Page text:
Japan from the inside out


Posted by ampontan on Monday, November 19, 2012

The following is testimony from an unnamed former soldier that appeared in the October 2007 issue of the monthly Seiron.

As the chief quartermaster of the army’s 17th division, I had the opportunity to hear from a former army captain of the circumstances in which the division set up a comfort woman station. In May 1941, the 17th division was headquartered in Xuzhou, Jiangsu Province. A non-commissioned officer in one of the units assigned to a nearby farming village raped a local woman. The division commander insisted that we had to be on good relations with the Chinese, but also realized that incidents of this type would sometimes occur. In his heart, the commander did not want to do it, but decided to establish a comfort woman station as a necessary evil.

In June or July, not long after the incident occurred, an officer called a Japanese broker to headquarters on the instructions of the commander. They selected the building to be used as the comfort woman station and established various rules. These included the prohibition of alcohol on the premises, the fees, and the requirement that the women be examined by a military doctor once a week.

The broker brought in about 10 women and began operations. There were about six or seven Japanese women and three or four Korean women. The Japanese women and the Korean women got along well with each other. None of them contracted a bronchial disease or tried to run away. They were well-fed and had good, clear complexions. There was no exploitation at all. The Korean women were the ones to most frequently send money home from the post office in the field. The examinations by the medical doctors were strict, and they were not allowed to work if they had a cold.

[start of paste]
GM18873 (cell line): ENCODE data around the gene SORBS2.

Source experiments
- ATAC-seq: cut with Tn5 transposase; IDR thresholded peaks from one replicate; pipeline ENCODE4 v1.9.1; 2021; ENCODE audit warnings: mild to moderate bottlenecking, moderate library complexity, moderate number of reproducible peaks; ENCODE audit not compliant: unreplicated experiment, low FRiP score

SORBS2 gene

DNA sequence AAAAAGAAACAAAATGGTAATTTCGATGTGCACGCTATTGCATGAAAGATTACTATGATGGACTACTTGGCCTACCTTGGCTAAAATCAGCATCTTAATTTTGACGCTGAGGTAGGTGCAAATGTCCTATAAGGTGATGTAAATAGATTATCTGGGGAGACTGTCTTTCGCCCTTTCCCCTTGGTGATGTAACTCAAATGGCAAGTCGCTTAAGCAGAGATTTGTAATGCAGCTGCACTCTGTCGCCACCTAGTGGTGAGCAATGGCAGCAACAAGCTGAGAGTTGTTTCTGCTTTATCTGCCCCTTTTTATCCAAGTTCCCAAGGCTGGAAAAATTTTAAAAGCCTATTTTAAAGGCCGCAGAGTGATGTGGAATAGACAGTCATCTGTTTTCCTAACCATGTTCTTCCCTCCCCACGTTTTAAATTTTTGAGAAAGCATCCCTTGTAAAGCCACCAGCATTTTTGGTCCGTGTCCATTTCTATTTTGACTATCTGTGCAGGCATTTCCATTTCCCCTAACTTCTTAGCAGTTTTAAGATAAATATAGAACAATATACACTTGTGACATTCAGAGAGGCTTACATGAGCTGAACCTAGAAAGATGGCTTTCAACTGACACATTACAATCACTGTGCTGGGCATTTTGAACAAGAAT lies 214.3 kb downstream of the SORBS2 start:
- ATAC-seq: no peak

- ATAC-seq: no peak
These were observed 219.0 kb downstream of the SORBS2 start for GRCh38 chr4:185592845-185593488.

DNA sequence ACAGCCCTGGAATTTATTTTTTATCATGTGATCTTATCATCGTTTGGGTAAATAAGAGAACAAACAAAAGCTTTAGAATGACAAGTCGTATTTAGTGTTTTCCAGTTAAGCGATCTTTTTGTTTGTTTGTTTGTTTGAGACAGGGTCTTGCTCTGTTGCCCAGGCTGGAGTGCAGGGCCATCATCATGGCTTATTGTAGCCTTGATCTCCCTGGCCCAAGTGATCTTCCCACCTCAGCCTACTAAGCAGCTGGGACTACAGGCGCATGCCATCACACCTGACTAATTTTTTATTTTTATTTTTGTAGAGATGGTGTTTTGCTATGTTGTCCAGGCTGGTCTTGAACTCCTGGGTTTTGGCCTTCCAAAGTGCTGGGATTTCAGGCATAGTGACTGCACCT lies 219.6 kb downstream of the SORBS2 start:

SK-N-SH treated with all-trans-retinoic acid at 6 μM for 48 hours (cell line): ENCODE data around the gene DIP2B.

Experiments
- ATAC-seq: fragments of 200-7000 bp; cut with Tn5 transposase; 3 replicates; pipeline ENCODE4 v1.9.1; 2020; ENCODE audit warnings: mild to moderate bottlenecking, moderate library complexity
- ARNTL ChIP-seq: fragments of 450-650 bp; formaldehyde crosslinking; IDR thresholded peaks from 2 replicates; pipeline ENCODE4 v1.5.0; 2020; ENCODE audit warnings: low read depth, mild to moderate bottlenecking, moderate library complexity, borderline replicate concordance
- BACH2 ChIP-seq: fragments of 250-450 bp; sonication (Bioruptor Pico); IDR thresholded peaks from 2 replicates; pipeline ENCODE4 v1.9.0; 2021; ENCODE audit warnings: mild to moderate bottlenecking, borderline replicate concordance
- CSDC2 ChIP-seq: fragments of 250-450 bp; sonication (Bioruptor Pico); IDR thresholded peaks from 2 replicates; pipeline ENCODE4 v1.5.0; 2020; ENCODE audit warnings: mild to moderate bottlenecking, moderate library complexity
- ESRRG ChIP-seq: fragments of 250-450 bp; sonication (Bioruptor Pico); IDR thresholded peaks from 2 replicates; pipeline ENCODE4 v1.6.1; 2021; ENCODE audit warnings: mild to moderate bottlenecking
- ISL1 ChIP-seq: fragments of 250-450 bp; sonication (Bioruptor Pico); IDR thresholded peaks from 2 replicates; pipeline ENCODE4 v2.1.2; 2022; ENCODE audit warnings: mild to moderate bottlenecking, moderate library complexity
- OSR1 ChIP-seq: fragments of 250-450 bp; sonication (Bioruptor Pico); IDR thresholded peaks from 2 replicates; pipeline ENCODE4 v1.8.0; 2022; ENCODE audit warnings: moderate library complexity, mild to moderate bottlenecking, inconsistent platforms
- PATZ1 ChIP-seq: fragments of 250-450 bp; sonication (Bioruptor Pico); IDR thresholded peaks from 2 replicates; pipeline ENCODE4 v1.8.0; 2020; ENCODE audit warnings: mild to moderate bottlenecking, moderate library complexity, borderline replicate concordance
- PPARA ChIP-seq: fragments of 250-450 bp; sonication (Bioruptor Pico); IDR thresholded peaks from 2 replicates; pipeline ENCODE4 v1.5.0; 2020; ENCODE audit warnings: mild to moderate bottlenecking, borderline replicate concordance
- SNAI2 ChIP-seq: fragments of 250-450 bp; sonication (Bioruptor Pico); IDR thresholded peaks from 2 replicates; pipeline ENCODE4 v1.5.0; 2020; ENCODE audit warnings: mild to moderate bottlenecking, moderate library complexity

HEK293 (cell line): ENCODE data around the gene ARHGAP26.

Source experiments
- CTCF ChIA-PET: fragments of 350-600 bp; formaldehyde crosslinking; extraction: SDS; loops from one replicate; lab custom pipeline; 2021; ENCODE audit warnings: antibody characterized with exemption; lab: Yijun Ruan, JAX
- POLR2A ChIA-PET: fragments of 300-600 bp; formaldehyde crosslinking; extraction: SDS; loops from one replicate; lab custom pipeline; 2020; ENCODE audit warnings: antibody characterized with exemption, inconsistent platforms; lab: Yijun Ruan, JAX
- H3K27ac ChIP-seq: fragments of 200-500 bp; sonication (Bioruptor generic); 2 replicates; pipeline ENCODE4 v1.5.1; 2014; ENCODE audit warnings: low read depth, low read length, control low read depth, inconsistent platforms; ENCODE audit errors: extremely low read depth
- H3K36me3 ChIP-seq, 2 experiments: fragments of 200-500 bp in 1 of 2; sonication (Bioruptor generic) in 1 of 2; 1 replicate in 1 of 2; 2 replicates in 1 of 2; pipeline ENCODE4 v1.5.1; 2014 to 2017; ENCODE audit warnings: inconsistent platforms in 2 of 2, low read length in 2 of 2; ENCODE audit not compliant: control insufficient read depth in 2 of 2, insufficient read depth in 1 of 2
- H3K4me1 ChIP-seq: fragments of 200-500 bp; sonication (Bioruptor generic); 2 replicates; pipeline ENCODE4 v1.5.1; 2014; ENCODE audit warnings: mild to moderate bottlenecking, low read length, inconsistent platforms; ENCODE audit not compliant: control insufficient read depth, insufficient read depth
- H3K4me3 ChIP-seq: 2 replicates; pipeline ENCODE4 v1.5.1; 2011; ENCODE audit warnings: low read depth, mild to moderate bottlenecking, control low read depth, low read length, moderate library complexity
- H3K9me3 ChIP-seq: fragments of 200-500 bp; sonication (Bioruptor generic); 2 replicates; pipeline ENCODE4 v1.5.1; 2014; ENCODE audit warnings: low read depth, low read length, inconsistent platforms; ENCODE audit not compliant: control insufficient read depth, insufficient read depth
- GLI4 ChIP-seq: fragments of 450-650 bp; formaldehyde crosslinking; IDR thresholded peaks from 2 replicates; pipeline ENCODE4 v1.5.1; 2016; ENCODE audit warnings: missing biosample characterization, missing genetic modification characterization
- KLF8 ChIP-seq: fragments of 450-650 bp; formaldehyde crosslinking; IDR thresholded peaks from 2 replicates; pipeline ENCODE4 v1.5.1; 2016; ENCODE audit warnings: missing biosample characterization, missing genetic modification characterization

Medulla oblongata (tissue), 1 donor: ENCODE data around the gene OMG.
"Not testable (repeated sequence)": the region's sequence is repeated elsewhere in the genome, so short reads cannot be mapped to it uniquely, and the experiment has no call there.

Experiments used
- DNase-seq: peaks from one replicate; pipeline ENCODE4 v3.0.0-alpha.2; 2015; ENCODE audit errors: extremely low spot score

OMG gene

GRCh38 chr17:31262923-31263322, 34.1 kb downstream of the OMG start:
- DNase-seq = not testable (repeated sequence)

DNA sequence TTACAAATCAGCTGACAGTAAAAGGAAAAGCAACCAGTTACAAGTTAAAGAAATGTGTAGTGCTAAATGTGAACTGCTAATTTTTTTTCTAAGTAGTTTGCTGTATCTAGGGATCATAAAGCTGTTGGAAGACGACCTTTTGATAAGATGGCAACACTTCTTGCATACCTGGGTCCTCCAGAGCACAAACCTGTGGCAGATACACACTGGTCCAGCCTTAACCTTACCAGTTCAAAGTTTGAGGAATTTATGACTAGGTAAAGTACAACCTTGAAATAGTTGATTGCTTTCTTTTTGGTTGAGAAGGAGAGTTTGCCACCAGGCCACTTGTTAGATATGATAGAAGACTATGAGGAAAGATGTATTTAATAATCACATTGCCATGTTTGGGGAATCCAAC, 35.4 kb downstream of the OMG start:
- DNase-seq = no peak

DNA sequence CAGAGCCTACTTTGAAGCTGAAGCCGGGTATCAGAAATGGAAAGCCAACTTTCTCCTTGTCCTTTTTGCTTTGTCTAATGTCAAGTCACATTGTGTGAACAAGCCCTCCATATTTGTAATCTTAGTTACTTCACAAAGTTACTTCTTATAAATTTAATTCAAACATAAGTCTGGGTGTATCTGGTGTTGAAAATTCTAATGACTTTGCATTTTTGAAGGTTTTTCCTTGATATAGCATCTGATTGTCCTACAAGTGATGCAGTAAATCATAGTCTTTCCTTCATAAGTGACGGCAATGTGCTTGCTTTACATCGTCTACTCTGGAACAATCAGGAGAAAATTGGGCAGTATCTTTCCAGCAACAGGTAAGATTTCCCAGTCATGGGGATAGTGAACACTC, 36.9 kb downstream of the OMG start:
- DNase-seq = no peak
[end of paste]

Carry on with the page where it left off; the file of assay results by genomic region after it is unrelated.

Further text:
I was single at the time, and understood that the existence of the comfort women stations was unavoidable. They were established to prevent sexual crimes against the good Chinese citizens and STDs among the soldiers. They were a necessary evil in the system of licensed prostitution that existed at the time.

These stations were established as a very difficult option to prevent rape and other crimes. It is not possible that sexual crimes occurred there.

4 Responses to “Testimony”

  1. Tony said

    Not only heresay but typical faulty gendercentric logic, ‘because there was legal prostitution available there was no way there could have been any sex crimes in the area.’ That would mean no woman could be possibly raped in either Las Vegas or Amsterdam because both have legal prostitution. Patently wrong.
    T: You certainly have Omnivision lately from the comfort of your armchair on the veracity of people who actually know what they’re talking about. It’s called Testimony. The “there” is about one comfort station, not “the area”.

    Unless your Omnivision tells you the guy is making the story up. I know Skepticism is your pastime, but that doesn’t mean people don’t tell the truth every once in a while.

    I suspect the Mustang Ranch in Nevada might be out of the price range of some people who resort to rape, while soldiers in the field had little else to spend their money on. I also suspect they tried to make it affordable for them.


  2. Ken said

    South Korean TV station proudly declared that they found the evidence that Japanese army had controlled comfort women directly unlike Japanese claim.
    The evidence they call is the pass-book of post office bank for moving army and was being circulated in internet sphere in Japan already.
    Moreover, whether comfort women save their reward in it or not depended on their free will, not coercion at all!
    Sex slaves could save that much money in that era, couldn’t they?

  3. Tony said

    Yeah, you’re right I have haven’t I. But armchair from which I sit is comfortable and in good light so the view is clear. What you are calling testimony is highly suspect at the best of times. Memories are subject to change over time and those that are older change more. I have no doubt the gentleman believes he is correct in his memories, I am skeptical about what those memories are and how accurate they are. Particularly due to the length of time these events happened and how the issue has been viewed in Japan. There is no shortage of information on this topic and makes for interesting reading or listening. (last link is an easy to listen to podcast if you don’t want to read about it).

    My main complaint comes from the man’s attitude that because there was a brothel then there couldn’t have been any sex crimes. Two largely unrelated things where the former may only have a small effect on the latter.

  4. Ken said

    South Korea is going to set up another false event commemorating statue in Detroit.
    I wonder what they will excuse to American who donated the cost when the story proves to be merely prostitute.

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